gout and atrial fibrillation

The Link Between Gout and Atrial Fibrillation

What does a disease that inflames your joints have to do with an erratic heart rhythm? Quite a lot, it turns out. Researchers have discovered that people with gout are at increased risk for atrial fibrillation (AFib).

One recent study analyzed a sample of Medicare claims data from more than 1.6 million people ages 65 and older. Those with gout were up to 90 percent more likely to be diagnosed with AFib than those without gout. The risk was particularly high among elderly adults.

The potential link between the two conditions underscores the need for gout patients to pay attention to their heart health.

What’s Behind the Link?

The most obvious connection between gout and AFib is inflammation. Body-wide inflammation is a hallmark of both diseases. The two conditions also share a number of risk factors, including obesity, high blood pressure, and diabetes.

Uric acid is another factor AFib and gout have in common. Gout occurs when high uric acid levels in the blood cause hard crystals to form around joints. Uric acid is a marker for cardiovascular risk and inflammation, and increased levels have been independently linked to AFib.

Still, it’s been difficult for researchers to prove the exact cause of the gout-AFib connection. “Could inflammation be the underlying link? Sure. Could uric acid be the driver of that inflammation? Sure. Could other factors be involved? Sure,” says Jasvinder Singh, MD, MPH, the University of Alabama professor of medicine and epidemiology who co-authored the Medicare claims study. “We need to investigate all of these pathways to understand this better.”

Getting a Diagnosis

If you have gout, you need to think about your heart health. Having AFib can increase your risk for serious conditions like blood clots, heart failure, and stroke.

“I think the practical implication is that rheumatologists and primary care doctors should keep a heightened suspicion for arrhythmias [abnormal heart rhythms] in people with gout,” Dr. Singh says. Vigilance is particularly important for people who have other AFib risk factors, such as high blood pressure or coronary artery disease.

Your primary care doctor or cardiologist can diagnose AFib with an electrocardiogram (EKG), Holter monitor, and other tests. If you have the condition, treatments include medicines and devices to control your heart rate and rhythm, and drugs to prevent blood clots from forming.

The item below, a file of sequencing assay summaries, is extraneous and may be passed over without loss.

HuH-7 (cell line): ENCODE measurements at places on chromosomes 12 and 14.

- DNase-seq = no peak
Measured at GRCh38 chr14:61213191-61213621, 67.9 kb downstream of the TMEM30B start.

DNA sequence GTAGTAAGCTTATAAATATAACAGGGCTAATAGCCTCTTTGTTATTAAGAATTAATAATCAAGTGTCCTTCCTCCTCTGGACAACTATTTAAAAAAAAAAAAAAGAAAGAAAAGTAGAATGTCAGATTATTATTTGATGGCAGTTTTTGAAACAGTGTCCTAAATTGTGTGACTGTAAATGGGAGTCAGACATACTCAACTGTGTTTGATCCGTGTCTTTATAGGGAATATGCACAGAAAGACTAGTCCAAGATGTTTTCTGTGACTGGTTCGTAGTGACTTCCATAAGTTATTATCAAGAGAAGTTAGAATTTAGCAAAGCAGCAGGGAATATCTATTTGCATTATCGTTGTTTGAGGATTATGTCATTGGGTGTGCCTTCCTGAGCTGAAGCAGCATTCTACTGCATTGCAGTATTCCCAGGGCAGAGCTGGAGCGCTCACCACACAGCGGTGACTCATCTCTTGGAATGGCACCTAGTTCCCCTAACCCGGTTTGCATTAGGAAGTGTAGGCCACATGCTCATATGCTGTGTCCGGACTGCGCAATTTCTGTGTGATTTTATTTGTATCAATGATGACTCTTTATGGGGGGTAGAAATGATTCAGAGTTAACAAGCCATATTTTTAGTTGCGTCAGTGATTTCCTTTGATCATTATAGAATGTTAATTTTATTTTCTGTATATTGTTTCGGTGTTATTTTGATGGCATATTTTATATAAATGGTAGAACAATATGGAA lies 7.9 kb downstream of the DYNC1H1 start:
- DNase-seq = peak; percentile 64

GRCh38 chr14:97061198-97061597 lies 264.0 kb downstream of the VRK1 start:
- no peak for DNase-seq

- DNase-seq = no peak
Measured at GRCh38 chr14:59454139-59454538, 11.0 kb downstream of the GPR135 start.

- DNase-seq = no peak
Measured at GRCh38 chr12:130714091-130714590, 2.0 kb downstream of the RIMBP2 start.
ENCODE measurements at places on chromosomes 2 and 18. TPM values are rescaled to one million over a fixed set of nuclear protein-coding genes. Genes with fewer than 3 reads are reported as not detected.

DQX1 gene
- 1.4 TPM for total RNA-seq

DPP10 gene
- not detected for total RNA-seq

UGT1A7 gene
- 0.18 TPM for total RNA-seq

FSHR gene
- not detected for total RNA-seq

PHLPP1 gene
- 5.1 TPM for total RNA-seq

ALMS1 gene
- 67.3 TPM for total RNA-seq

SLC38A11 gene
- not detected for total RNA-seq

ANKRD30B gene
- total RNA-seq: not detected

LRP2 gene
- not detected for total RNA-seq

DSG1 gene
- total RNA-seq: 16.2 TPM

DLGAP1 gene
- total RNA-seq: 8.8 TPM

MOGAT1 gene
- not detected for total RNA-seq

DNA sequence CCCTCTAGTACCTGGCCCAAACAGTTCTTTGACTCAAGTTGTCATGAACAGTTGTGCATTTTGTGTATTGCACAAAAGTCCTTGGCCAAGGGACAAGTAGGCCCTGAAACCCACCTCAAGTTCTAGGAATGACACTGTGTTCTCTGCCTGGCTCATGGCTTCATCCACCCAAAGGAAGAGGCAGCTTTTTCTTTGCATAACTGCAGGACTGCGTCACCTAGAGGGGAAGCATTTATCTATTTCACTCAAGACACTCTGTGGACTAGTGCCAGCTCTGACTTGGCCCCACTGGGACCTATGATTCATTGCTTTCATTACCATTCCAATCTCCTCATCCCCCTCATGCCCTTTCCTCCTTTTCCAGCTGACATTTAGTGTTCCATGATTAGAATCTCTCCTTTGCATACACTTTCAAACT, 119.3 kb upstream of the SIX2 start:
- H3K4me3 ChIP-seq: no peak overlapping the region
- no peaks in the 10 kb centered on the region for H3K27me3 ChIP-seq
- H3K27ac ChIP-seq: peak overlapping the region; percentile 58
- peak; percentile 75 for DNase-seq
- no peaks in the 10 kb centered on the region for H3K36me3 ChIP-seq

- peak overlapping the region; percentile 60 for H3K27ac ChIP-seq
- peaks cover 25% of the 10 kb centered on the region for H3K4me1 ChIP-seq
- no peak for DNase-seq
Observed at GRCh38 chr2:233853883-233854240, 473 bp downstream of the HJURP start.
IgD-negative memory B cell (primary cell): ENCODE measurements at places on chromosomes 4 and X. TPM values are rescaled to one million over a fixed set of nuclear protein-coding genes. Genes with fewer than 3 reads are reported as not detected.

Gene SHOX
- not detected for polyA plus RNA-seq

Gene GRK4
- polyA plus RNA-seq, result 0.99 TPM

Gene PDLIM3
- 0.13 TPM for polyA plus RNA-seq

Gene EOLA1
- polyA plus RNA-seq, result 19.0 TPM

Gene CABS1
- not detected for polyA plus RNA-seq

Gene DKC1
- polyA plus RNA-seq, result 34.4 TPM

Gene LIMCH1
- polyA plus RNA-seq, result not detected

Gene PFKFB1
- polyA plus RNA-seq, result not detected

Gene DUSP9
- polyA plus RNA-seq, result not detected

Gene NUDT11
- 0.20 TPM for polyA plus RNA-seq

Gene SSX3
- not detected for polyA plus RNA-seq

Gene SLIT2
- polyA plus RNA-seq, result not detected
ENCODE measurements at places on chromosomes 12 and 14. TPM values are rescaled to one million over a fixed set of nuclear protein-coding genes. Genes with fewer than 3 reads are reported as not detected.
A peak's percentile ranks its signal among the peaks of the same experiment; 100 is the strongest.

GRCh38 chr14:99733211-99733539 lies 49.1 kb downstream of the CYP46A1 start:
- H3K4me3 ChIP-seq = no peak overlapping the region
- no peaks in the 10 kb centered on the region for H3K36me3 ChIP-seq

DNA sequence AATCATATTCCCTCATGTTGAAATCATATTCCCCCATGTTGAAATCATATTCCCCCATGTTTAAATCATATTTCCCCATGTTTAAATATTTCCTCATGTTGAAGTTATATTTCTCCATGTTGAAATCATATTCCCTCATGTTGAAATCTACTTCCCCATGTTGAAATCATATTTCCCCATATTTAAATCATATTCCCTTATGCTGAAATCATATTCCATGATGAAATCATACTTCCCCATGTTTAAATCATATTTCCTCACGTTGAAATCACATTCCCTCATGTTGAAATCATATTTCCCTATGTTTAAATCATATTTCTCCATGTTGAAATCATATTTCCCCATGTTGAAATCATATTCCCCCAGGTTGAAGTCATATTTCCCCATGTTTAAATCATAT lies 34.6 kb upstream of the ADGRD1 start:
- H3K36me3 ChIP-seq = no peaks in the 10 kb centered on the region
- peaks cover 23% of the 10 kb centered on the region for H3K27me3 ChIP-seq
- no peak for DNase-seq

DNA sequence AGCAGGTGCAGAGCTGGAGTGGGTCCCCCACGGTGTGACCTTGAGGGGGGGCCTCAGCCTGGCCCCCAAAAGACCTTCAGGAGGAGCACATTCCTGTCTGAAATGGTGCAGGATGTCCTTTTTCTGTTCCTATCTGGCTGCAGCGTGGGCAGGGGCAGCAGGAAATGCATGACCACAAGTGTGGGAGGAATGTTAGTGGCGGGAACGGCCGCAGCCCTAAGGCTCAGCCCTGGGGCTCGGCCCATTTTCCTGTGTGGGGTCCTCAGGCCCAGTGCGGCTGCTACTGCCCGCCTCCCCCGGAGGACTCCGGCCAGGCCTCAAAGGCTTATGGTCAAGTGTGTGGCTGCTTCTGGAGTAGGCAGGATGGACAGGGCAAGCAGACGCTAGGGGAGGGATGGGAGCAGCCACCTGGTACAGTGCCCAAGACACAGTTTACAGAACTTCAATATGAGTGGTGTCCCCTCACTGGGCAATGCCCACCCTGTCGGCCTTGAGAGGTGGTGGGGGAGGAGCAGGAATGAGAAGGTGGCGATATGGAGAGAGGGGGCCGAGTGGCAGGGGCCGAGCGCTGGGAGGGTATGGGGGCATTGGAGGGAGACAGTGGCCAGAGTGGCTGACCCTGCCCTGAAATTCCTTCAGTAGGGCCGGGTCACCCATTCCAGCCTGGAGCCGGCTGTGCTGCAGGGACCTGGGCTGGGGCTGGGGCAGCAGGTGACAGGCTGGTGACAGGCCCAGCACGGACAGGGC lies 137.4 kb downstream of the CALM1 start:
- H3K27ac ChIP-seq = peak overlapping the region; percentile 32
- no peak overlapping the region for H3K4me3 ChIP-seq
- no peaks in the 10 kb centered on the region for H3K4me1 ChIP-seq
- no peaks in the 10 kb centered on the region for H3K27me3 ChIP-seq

Treating Gout to Protect Your Heart

The same medications that treat gout might do double duty by lowering your AFib risk. In a 2016 study Dr. Singh also co-authored, older adults who took allopurinol had a 17 percent lower risk of AFib. Among those who took the drug for more than 2 years, the risk dropped by 35 percent. Colchicine is also being investigated for lowering AFib risk.

The trouble is, less than half of people with gout stick to their treatment regimen, putting both their joints and heart at risk. “These studies are increasingly making the case that if patients have gout, they should get treatment for it. Treatment might also protect them from the cardiac condition,” Dr. Singh says.

Related Resources:

spinal gout arthritis pain

Could Your Back Pain Be Gout?

If you have ever had back pain, you know how difficult it can be to pinpoint the cause. From bone spurs to overworked muscles to slipped discs, there’s no shortage of ailments that could be at the root of your aching lumbar.

And here’s one more. Over the last 10 years, rheumatologists have documented more cases of gout appearing in the spine. So if you are one of the 8 million Americans with this inflammatory form of arthritis – and you have unexplained back or neck pain, tingling sensations down your arm or leg, or numbness – there’s a small chance the culprit could be your gout.

Continue reading Could Your Back Pain Be Gout?

foods to eat and avoid for gout management

What to Eat and Avoid for Gout

Food choices plays an important role in managing gout, the most common form of inflammatory arthritis in the United States. Gout occurs when uric acid builds up in the blood (instead of being excreted) and gets deposited as crystals in one or more joints, triggering sudden swelling and pain. Uric acid is a by-product of the breakdown of purines, naturally occurring compounds in the body and in certain foods, which is why diet can be important for controlling gout attacks.

We asked rheumatologist Hyon K. Choi, MD, a gout expert and Professor of Medicine at Harvard Medical School, what people with gout should know about diet.

Continue reading What to Eat and Avoid for Gout

Gout and OA—What’s the Connection?